Foot Rot

September 2003
Jim Selph - DeSoto County Extension, Director/Livestock Agent

If you have ever had any cattle with severe cases of Foot Rot you know what a problem it can be. The term identifies a variety of conditions that can affect the bovine foot. It will most often show up when cattle have been subjected to a poorly drained and muddy area. Sometimes it might be an individual cow, but it can also affect as much as 80% of a herd.

Most cases are caused by two types of bacterial organisms: Fusobacterium necrophorum or Spherophorus necrophorus. These organisms are widespread in the natural environment. Yeast and molds are also thought to be a contributing factor along with another bacterium which is accompanied by spirochetes.

The signs of Foot Rot in cattle include lameness, reluctance to move, the holding or raising of a foot, impaired locomotion, weight loss, and with lactating cows a reduction of milk production. This type of problem can be very significant if your herd bulls are infected. A bull that has the above described problem is not going to be successfully able to mount and breed cows. Severe illness or death can occur in cases that are long term infections. Once the infection takes hold, inflammation and tissue death will result in severe swelling and extreme pain. Usually the reddened swelling will be most evident between the hoof and the bulb of the heels. A real tale tell sign of foot rot can be a smelly discharge from tracts that open into the interdigital space or around the hoof. Once you have smelled that odor once, you will not mistake it next time.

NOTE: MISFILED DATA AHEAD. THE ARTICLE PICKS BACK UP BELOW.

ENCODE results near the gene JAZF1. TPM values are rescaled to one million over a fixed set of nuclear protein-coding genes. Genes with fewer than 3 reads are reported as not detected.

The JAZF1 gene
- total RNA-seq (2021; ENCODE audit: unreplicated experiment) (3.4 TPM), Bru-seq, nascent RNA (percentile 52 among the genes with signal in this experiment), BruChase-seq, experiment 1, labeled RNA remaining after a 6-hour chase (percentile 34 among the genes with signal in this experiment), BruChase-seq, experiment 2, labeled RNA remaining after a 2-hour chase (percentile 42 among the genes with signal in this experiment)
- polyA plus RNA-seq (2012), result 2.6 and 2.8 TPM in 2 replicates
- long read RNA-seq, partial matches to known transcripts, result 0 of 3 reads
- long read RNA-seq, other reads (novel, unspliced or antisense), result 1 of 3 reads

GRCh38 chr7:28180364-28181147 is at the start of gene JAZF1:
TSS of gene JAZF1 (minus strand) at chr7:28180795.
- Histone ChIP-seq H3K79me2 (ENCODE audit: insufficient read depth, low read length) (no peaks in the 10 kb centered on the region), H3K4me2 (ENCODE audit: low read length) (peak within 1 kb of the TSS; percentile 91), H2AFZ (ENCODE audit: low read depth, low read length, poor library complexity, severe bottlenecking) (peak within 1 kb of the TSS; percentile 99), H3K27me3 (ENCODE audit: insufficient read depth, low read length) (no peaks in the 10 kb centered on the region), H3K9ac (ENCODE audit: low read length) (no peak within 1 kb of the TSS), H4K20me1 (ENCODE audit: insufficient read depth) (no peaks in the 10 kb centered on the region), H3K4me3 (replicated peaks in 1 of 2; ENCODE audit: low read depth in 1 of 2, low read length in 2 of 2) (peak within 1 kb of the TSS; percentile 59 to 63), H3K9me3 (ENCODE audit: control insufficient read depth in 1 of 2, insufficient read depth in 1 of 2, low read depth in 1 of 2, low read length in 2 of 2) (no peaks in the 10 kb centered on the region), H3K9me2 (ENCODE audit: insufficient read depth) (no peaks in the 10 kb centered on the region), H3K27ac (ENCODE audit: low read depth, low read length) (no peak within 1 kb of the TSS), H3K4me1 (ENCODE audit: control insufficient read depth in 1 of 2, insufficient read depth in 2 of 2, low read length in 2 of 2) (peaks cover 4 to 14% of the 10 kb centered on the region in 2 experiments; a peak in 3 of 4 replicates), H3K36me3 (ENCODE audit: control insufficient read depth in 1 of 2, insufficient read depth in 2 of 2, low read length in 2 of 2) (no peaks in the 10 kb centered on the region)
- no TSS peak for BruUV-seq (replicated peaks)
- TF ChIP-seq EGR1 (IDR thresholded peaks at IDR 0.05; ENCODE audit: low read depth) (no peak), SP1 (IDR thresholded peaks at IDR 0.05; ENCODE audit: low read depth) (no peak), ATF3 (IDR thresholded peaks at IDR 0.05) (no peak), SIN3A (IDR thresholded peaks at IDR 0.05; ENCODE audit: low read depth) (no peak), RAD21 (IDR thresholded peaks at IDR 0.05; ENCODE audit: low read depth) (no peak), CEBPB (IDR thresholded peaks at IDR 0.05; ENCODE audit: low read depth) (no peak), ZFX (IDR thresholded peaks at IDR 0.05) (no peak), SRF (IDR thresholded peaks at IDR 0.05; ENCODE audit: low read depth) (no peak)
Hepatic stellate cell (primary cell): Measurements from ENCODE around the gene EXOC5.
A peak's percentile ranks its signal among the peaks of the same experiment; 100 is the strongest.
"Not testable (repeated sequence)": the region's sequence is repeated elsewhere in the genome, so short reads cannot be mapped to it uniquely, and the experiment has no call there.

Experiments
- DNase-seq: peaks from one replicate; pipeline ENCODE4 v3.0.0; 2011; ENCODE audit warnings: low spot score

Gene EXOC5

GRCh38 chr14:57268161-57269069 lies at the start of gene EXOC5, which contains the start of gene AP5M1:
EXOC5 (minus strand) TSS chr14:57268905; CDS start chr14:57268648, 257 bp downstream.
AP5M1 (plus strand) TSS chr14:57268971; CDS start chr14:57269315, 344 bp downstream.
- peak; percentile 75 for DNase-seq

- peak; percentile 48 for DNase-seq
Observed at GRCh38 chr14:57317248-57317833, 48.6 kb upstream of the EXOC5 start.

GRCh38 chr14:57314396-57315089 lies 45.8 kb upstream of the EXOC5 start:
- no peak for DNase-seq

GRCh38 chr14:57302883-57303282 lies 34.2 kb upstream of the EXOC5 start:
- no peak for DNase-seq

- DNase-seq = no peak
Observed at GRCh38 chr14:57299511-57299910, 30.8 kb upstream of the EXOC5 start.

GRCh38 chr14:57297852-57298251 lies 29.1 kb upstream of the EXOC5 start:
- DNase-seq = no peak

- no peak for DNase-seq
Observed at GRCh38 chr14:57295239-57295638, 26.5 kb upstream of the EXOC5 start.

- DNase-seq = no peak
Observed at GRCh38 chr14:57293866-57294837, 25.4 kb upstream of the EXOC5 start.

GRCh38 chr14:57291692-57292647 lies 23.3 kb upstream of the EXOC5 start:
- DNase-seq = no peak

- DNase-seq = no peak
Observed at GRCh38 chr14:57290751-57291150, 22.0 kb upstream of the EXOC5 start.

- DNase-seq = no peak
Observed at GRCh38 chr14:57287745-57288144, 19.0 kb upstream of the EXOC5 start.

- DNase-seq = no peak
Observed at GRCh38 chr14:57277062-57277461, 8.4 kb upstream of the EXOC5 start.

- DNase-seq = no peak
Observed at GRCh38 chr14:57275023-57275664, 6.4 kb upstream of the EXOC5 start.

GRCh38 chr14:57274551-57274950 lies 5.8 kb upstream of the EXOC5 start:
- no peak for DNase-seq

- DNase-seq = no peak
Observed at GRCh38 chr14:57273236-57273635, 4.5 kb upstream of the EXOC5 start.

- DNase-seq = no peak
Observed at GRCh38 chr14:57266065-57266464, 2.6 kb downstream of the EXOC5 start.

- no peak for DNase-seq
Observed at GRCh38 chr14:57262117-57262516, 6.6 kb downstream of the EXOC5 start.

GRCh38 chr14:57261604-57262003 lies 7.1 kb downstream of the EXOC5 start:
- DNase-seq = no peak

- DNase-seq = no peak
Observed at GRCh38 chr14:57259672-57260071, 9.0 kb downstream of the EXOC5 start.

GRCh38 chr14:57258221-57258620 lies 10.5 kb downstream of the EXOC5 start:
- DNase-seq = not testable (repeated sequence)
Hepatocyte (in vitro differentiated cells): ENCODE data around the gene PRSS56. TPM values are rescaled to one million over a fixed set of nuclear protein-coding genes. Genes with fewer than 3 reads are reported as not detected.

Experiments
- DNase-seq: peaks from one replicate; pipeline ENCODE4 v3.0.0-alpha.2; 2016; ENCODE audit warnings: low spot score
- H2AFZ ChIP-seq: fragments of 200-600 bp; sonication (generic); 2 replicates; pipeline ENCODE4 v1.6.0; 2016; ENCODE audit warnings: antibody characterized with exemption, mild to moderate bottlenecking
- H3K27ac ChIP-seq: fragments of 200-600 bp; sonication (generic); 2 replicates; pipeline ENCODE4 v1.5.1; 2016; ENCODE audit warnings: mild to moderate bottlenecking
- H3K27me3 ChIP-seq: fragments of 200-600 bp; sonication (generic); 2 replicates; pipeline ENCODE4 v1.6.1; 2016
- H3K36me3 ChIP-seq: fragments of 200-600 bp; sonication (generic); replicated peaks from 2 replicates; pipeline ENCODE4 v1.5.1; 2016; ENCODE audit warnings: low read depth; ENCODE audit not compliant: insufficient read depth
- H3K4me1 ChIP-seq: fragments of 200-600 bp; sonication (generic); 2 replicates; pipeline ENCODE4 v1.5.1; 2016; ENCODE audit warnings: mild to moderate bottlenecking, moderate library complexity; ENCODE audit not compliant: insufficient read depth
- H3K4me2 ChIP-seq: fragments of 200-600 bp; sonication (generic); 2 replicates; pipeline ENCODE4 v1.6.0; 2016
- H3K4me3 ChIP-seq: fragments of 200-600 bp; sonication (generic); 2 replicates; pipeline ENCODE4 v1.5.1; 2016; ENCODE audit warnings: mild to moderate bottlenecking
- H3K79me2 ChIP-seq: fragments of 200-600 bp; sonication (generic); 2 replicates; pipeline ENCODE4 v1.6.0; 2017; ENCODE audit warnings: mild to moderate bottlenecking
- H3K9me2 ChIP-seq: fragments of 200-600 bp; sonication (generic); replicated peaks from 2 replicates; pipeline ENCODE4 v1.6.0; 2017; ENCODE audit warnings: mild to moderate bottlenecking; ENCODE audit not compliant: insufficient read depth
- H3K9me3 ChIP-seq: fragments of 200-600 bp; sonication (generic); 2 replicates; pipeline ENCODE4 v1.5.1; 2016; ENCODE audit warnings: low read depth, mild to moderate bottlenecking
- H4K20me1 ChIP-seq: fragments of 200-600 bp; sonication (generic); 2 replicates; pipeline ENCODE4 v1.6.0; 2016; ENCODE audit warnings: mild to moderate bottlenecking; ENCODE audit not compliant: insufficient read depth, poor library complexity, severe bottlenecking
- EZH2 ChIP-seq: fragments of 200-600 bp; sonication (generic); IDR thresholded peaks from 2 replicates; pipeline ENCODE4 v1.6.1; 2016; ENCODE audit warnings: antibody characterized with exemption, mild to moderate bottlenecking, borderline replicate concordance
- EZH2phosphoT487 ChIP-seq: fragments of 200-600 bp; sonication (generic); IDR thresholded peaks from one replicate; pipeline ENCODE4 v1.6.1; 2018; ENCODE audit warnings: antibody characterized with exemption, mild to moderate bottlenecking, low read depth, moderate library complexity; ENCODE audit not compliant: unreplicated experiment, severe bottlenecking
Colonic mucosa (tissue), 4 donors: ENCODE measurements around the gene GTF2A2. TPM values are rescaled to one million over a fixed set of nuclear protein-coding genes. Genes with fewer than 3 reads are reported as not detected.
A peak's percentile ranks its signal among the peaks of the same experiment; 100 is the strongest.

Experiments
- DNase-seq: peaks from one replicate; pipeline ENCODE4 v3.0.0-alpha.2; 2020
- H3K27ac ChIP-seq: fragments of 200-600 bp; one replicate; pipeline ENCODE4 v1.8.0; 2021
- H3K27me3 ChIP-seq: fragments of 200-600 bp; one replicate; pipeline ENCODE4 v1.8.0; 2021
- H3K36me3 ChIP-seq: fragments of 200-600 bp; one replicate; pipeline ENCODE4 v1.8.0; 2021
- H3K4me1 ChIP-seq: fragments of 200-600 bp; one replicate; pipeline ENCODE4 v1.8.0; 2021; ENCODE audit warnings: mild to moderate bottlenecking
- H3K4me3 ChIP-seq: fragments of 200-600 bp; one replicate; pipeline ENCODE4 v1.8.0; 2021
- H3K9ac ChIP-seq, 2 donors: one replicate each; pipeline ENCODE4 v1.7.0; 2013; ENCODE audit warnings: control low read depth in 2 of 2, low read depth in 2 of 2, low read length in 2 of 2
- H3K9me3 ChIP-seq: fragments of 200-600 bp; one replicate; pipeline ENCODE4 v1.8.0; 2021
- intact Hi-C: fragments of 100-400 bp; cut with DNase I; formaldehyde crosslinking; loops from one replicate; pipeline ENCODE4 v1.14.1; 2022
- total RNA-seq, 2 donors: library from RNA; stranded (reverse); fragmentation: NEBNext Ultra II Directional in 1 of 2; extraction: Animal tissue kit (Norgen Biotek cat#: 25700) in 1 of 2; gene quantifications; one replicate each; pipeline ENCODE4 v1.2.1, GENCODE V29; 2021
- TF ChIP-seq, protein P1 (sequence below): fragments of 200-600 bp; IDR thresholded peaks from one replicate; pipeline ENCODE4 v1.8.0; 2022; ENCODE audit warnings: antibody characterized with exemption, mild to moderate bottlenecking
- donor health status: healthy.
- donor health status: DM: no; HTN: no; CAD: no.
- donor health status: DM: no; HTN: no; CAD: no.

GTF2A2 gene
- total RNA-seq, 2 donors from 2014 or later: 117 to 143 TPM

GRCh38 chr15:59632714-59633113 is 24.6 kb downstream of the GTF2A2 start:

With valuable cattle and bulls, it may be cost effective to regularly trim hooves to prevent foot diseases and injuries. At dairies this is done often on a routine basis, but is not practiced with beef cattle very often except show cattle and expensive bulls. Organic iodide in salt and chlortetracycline in feed have been used to reduce the incidence of foot rot in beef cattle. Experimental data with the organic iodide to support its use is minimal at best.

Your local veterinarian should examine any animals for clinical signs to be sure that other conditions such as founder or injuries are not involved. You will also want to check with the veterinarian for specific treatment recommendations.

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